Housing supply at root of affordability squeeze
In his foreword to a report on the affordability of the housing market last summer, Professor Peter Clinch, chairman of the National Competitiveness Council, noted the impacts of the amount of money needed to pay a mortgage on a monthly basis.
"What is clear is that affordability matters for the individual household, for society as a whole, and for national competitiveness. For the individual, or household, buying a house is their single biggest lifetime purchase, while the cost of owning or renting a home takes a large share of household income. From a societal perspective, a stable and functioning housing market that meets the needs of all of the people living in Ireland is an essential contributor to social cohesion," he said.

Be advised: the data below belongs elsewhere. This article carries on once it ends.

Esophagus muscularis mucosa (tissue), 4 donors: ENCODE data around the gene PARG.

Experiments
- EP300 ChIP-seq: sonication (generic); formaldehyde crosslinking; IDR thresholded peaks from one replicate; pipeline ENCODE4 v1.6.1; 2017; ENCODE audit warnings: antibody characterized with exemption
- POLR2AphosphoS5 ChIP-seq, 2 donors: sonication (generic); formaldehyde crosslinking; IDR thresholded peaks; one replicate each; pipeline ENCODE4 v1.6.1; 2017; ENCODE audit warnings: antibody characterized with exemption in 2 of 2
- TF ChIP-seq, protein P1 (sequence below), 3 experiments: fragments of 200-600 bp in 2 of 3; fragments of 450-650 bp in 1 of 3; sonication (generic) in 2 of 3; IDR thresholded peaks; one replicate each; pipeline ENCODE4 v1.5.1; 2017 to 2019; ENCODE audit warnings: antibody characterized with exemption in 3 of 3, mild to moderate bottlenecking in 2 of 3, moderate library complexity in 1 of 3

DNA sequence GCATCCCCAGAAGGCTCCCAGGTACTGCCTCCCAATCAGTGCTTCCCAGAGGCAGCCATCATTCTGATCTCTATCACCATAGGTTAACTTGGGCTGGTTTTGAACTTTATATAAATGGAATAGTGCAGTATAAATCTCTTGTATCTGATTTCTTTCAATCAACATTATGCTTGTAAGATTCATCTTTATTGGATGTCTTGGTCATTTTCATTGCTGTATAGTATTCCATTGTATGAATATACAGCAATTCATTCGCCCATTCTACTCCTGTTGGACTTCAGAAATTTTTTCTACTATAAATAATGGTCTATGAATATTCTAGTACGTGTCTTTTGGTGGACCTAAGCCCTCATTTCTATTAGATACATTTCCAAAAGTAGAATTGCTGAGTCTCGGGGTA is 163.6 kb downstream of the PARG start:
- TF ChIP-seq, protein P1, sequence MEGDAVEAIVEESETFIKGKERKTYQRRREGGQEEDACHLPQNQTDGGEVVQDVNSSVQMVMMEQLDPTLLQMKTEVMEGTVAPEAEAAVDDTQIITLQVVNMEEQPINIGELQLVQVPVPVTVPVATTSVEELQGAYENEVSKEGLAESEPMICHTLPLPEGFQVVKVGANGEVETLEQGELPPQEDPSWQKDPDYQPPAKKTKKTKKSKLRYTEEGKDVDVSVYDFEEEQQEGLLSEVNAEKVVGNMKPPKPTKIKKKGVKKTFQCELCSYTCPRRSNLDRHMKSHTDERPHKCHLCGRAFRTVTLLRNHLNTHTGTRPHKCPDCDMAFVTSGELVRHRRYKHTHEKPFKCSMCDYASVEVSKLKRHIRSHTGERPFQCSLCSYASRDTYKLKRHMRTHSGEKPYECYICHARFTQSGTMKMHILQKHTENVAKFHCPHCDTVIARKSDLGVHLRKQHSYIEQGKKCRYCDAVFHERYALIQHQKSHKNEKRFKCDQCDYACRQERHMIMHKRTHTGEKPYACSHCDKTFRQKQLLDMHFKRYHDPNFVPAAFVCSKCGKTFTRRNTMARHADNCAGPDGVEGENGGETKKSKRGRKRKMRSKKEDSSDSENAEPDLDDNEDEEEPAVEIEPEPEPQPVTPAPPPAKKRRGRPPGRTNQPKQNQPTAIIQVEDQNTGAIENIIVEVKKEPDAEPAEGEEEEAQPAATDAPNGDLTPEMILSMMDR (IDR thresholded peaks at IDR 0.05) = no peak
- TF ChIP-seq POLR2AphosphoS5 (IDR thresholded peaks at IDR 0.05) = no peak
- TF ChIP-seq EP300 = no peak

But we don't have a stable housing market. The lack of supply at a time of economic growth is driving already pent-up demand. As a result of the lack of supply, we don't have a functioning housing market as there isn't enough new stock to sate demand or allow those of a mindset to move or downsize to proceed with their plans.
The bottleneck is driving up house prices and therefore affordability, which refers to the proportion of household income spent on purchasing or renting accommodation.
The lack of movement into owned housing is also sustaining the pressure in the rental sector, which is obviously pushing up rents.
Today's EBS DKM Irish Housing Affordability Index notes that there has been "a definite deterioration in affordability" which has "become apparent across all regions of the State", while Dublin and the commuter belt are the least affordable areas.
Until the issue of supply is addressed, the level of affordability will not improve.